Great Commission International (GCI), a Maryland-based network of 70 evangelical churches, last month withdrew from membership in the National Association of Evangelicals (NAE). The NAE had postponed the renewal of GCI's membership to investigate questions about the group's structure and complaints about its practices.
A review of GCI's initial application, which was accepted in 1987, revealed that it had joined as an organization when in fact it is a church, said NAE executive director Billy Melvin. Great Commission officials met in February with Melvin, NAE president John White, and Arthur Borden, president of the Evangelical Council for Financial Accountability, to discuss the application. GCI subsequently decided to withdraw.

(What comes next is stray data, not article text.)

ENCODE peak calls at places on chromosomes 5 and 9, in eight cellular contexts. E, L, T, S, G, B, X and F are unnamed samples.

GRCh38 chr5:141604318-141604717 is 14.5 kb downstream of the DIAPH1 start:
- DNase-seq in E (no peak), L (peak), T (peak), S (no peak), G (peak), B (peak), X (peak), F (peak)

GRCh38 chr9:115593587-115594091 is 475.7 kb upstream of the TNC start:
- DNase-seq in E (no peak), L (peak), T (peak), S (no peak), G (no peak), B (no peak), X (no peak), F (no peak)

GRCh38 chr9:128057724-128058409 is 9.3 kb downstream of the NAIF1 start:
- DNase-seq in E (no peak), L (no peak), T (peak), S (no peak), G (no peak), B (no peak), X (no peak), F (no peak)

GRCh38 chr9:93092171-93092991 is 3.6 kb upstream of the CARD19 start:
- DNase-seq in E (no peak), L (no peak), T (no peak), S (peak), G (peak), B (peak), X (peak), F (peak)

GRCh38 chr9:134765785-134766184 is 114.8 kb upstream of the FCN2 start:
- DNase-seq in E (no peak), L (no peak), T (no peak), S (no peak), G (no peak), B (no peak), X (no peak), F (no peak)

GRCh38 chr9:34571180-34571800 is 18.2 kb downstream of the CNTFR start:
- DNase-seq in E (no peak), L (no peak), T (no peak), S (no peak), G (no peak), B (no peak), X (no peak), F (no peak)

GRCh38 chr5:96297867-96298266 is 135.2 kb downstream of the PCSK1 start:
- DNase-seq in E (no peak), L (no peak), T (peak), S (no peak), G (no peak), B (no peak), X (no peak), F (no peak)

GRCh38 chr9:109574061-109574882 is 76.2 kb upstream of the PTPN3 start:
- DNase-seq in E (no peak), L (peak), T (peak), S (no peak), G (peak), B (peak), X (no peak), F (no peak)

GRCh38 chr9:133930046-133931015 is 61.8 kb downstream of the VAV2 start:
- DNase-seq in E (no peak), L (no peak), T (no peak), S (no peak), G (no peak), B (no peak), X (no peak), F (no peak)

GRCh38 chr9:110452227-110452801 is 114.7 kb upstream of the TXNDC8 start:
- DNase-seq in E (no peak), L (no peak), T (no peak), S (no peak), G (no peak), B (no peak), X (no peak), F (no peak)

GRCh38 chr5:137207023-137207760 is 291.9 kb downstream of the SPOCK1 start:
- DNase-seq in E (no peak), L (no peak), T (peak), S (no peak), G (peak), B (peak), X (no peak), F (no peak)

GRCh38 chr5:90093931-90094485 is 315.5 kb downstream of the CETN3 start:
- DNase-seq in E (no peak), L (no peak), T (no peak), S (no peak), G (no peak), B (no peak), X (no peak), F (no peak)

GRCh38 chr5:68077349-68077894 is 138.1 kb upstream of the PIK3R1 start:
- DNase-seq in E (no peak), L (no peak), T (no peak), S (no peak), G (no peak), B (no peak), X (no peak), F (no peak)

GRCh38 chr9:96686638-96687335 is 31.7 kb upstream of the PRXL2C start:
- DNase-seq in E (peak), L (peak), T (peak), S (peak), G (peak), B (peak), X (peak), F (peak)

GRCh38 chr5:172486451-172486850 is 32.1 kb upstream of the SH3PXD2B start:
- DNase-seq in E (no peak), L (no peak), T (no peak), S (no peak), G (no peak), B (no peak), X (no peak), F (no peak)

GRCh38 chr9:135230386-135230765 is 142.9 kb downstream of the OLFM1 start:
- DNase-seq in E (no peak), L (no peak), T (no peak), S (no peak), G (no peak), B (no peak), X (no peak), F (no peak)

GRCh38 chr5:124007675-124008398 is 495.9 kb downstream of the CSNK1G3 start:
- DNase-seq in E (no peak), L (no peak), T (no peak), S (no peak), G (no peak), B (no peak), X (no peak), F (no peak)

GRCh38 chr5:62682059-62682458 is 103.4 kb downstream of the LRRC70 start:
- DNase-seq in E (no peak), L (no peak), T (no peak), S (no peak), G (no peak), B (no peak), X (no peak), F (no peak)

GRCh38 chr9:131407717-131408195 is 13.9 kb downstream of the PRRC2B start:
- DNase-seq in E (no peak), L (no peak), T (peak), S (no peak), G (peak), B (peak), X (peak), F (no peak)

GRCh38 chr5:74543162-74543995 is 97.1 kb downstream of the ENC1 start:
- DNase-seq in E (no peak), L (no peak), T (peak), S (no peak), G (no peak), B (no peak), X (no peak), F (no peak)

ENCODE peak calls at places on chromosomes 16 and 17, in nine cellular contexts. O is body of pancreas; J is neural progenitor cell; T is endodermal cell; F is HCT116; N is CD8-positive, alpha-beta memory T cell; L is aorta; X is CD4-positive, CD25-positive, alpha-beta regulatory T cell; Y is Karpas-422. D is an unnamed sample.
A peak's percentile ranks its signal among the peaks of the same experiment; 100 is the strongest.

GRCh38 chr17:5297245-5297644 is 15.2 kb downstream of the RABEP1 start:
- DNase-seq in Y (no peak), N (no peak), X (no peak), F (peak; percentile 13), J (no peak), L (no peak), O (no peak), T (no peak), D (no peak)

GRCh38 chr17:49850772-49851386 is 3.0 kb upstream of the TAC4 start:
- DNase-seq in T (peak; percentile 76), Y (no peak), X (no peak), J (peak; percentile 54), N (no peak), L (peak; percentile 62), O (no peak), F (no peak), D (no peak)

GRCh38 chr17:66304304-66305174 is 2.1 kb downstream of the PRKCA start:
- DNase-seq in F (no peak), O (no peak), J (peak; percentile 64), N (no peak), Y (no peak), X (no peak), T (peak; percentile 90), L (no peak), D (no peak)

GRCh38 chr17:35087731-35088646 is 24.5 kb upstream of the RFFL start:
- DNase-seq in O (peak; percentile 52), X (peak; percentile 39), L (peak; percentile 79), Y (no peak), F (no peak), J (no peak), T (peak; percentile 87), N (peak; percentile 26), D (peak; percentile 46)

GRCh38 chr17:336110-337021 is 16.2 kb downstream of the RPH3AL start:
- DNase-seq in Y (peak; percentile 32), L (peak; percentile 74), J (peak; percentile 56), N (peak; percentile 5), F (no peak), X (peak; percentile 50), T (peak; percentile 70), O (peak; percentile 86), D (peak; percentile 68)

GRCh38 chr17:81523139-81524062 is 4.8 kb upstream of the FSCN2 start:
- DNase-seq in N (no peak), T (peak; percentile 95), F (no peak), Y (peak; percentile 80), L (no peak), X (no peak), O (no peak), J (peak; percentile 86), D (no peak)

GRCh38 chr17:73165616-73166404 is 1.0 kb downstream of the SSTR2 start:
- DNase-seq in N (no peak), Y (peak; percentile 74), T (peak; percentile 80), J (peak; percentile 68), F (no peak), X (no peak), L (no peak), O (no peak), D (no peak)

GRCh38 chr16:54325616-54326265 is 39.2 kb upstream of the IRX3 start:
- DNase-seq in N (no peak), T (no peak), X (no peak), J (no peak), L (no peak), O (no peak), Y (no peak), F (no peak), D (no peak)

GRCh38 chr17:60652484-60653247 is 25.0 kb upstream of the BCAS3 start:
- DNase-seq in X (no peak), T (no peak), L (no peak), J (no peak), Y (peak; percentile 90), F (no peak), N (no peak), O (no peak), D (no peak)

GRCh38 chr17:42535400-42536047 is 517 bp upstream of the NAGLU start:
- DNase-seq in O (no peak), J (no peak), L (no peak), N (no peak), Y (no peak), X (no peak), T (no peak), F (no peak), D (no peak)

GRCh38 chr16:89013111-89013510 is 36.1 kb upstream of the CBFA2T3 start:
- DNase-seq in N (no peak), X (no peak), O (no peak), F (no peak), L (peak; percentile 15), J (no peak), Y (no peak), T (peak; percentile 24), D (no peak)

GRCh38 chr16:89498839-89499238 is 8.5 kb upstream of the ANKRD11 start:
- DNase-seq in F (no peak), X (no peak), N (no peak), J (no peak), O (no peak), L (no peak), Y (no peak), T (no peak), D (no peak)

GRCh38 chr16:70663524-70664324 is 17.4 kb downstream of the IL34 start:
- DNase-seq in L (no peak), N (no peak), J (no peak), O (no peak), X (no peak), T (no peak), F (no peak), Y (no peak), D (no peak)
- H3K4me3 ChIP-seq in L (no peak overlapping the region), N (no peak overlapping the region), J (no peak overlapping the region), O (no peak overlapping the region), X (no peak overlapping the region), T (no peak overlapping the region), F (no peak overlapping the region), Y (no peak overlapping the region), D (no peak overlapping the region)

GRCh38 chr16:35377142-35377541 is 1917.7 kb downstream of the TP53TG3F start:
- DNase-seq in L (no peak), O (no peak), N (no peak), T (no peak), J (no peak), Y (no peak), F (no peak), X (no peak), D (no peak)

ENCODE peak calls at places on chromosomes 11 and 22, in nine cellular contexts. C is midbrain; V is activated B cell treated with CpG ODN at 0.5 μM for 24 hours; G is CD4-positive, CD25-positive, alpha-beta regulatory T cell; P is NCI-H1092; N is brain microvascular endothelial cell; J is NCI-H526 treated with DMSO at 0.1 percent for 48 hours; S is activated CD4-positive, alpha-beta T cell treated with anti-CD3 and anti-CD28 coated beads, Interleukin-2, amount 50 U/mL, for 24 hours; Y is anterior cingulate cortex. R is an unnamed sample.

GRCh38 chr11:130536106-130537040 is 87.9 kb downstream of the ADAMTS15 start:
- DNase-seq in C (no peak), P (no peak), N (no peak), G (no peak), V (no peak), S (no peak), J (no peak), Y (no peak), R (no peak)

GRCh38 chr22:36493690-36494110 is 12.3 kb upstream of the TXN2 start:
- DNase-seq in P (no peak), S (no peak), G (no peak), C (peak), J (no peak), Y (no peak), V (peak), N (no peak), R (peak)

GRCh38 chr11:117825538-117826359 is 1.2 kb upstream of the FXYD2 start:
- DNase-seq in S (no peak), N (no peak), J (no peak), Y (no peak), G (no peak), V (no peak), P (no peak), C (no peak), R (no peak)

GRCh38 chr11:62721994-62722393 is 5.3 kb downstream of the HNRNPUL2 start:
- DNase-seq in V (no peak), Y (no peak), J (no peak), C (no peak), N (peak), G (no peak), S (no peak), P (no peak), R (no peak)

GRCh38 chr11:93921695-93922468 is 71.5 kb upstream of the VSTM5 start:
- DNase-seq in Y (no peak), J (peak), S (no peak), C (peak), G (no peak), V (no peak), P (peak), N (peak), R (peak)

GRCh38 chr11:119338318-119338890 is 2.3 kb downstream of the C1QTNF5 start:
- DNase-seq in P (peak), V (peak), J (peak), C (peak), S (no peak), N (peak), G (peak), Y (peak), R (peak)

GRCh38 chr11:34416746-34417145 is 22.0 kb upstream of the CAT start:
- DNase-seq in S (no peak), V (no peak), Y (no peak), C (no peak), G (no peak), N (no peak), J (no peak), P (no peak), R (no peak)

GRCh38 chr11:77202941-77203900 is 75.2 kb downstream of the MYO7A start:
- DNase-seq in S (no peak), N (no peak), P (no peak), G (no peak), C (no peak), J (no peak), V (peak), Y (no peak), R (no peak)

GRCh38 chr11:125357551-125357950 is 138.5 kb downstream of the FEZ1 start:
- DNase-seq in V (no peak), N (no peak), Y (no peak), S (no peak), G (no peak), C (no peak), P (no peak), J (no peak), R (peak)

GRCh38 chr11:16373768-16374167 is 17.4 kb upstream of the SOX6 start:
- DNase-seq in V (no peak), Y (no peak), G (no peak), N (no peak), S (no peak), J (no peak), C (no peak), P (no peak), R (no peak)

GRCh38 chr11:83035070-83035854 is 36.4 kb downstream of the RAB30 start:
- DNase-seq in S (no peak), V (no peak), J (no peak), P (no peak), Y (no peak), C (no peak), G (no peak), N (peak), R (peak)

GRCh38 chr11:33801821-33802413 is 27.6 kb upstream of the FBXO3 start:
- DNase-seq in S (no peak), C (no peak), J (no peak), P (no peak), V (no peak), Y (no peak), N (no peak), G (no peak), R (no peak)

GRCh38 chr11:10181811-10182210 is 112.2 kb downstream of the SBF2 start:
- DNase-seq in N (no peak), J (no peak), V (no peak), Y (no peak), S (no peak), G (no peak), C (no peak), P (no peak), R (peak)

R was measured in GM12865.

Melvin emphasized his belief that GCI leaders did not intend to deceive the NAE on its application. He blamed the discrepancy on a "misunderstanding of the definitions" of NAE membership on the part of GCI.
Several Christian cult-watching groups have described GCI as "aberrant" and "quasi-cultic," citing, among other things, authoritarian leadership in some of its local churches. Melvin said the NAE was aware of such complaints and discussed them with GCI leaders.